When treating for lyme you need to do the following 4 things: killing the spirochetes, immune modulation/support, collagenous tissue support (lyme loves collagenous tissues like the eyes and knees), and symptomatic help. "Western approaches are just not sophisticated enough to deal with the complexity of human beings as unique ecological expressions interacting with even more complex ecological environments. It is in these more complex areas that herbal approaches to Lyme infection really shine-, this is, immune modulation and ..." He doesn't dispel the usages and advances of pharmaceuticals, rather, he suggests its not the only option and in the cases of malaria, the herbal option is much better (artemisinin).

Buhner's core protocol consists of Andrographis, Japanese Knotweed (resveratrol) root, cats claw, astragalus, and smilax. He also suggests good places to get them and they're pretty cheap, but you'd have to be on them for about a year or until your symptoms go away once you stop taking them. Its really good that he gives suggested places to buy these herbs since most places do a shitty job and process the crap out of the herb. Most people don't know the difference which is why there is a flood of crap that doesn't work and most of the people that use these kinds of products don't know much about the plant other than that its suppose to help them lose weight or regrow hair. Instead of experimenting to find the root cause, getting good sources, or collecting information on how the plants active components are supposed to work in the human body, they go for the quick solution and when it doesn't work, they think it must not work for anyone and herbs are a scam.

For me, I needed siberian ginseng to recover from the crippling fatigue and only needed it for about 2 weeks. I could exercise and study, although, in the beginning I overdid it and had some trouble sleeping at night. But, if your healthy or at least not sick the way lyme disease makes you fatigued, then it won't have any effect. Interesting that medicine may not work on you if your not sick.

Some of the things he recommends such as Vitamin C or Zinc can be gotten from food and thus may not need to be supplemented, while other things such as Folic Acid may be contraindicated because some people have the MTHFR mutations and thus would benefit from a L-MTHF supplement instead for muscle twitches due to lyme. Others are very interesting such as a swedish massage for lymph drainage, I will have to do that some day. There are remedies for the lyme coinfections which were useful in my case such as red root tincture.

If your thinking this blog post is sufficient to give you all you need to heal from lyme disease, your wrong. Buhner deserves credit for his work. Your going to have to buy the book and read it to get further with your lyme treatment.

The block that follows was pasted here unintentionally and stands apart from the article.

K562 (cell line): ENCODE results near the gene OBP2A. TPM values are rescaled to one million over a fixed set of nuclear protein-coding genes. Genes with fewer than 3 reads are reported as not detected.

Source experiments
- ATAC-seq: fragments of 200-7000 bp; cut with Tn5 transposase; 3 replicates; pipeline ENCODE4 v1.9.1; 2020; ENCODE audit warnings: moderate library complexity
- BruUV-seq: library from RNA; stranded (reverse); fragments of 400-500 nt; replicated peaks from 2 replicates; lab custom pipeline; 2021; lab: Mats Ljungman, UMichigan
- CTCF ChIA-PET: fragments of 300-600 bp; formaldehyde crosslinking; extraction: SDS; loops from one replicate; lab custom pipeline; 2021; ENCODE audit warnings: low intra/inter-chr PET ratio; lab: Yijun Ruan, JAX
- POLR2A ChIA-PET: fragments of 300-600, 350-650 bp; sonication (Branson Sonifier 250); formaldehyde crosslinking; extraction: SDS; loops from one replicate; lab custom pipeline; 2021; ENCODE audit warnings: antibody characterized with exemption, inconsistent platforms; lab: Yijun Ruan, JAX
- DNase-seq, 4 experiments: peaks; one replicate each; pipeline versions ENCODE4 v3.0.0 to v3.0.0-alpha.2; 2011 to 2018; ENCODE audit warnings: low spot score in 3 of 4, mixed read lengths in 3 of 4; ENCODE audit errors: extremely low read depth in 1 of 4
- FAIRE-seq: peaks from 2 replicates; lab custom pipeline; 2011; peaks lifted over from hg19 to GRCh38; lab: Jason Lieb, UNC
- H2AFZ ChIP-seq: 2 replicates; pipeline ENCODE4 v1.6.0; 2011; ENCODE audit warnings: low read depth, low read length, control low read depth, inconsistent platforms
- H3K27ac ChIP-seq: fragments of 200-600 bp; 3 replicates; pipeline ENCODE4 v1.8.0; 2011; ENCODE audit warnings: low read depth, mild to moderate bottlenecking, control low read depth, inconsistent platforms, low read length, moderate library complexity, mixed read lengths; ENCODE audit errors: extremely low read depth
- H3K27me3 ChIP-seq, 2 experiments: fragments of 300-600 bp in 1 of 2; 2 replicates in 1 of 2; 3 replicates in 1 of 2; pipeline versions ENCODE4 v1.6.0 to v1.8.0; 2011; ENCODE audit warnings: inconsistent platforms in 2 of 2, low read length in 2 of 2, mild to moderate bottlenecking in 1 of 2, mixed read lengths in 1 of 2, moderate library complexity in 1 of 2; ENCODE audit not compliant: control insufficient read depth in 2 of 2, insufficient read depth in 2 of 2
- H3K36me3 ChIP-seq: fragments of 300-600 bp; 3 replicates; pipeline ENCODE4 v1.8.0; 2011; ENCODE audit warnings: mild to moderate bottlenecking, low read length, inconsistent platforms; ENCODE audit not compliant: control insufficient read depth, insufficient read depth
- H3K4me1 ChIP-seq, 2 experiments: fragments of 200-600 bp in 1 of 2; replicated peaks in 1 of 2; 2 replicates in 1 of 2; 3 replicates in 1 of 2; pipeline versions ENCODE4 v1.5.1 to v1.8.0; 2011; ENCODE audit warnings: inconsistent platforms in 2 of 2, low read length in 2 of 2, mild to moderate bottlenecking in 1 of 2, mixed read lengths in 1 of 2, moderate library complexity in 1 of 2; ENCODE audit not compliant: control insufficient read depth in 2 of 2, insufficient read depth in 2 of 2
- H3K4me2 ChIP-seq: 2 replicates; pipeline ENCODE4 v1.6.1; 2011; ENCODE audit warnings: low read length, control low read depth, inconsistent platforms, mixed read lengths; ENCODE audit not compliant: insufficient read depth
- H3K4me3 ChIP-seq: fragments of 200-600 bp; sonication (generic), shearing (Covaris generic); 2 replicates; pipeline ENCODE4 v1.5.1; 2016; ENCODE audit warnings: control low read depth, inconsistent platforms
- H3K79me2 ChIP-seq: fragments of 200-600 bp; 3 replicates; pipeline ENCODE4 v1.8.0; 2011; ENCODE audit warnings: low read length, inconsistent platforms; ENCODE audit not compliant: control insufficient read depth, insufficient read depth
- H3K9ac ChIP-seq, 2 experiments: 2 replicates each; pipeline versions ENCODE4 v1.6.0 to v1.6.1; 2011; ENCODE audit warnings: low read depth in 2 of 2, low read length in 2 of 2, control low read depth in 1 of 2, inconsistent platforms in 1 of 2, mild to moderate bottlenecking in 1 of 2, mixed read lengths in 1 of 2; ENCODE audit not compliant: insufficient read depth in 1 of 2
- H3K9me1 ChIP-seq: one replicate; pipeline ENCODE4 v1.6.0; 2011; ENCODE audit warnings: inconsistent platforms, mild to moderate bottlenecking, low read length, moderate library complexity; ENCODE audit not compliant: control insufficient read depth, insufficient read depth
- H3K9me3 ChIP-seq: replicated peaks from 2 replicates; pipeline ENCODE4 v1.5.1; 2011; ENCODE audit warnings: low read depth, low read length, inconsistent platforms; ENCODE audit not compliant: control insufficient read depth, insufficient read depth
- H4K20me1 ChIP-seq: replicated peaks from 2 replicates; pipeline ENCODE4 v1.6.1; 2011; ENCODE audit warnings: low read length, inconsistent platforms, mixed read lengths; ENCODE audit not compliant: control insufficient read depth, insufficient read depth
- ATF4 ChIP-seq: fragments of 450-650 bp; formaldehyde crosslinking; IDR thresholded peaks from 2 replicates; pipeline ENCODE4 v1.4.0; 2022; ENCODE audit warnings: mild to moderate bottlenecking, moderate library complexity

Overall, great resources in the book and much of it is still valid today. I'd recommend spending the \~\$20 on this book for yourself or someone else you love that may have lyme disease. You can't always find a good medical professional to help you, but you always have yourself all the time with which to learn and experiment. Remember, your always experimenting with your health, do not feel bad about doing it explicitly.


Senior Member
Thanks for this report.

I just started using osha root today. In the past, I've done long courses of abx (Zithro, Doxy), Buhner's protocol (off and on for years), Dr Zhang's TCM approach (allicin, coptis, puerarin, artemisea), and so forth. All of those gave some improvements depending on my overall condition at the time, but lately my CFS has worsened.

Do you have any recommendations for doses of osha when using the actual root? You say you made tea and then chewed on the root - or ate it? And the siberian ginseng helped with your fatigue? I've taken it before, but never after the osha. Would you also recommend looking for the gumweed or desert parsley extracts to add to the osha root?

(The osha seems to have immediately affected my normal brain fog - it didn't relieve it entirely, but made it recede a bit for a couple hours after my first use of the tea, which is interesting because not much affects it.)

I always wonder if using too low a dosage could create problems / resistance like with abx, though I haven't seen that mentioned as much of an issue with herbs.

I would also PM you but I think maybe your account isn't set for that?

Thanks again.
What I did with osha root tea was bought it on amazon, https://www.amazon.com/gp/product/B00NE3FDWA/, made tea out of one of the roots, drank the tea, and ate it. John has a story of a woman who ate too much and killed all of her gut bacteria. For me, one root worth of tea a day was good enough.

Siberian ginseng tincture helped for a few weeks then had no effect.

I am not sure how gumweed or desert parsley would affect lyme, likely no since those are known to be better at viral infections rather than the bacteria that is borgadofferai. I didn't know about gumweed or desert parsley before hearing about osha, but the osha did it for me.

I have no idea on what is an appropriate dosage, just be aware, too much is bad but what exactly that means is unclear. Same applies to too little.

I would love a PM, but you are right my account isn't setup for that yet. You can sign up for Ignored Illnesses by googling that along with my name and we can talk that way if you like. I would love to hear more about your experiences and help you out in any way I can.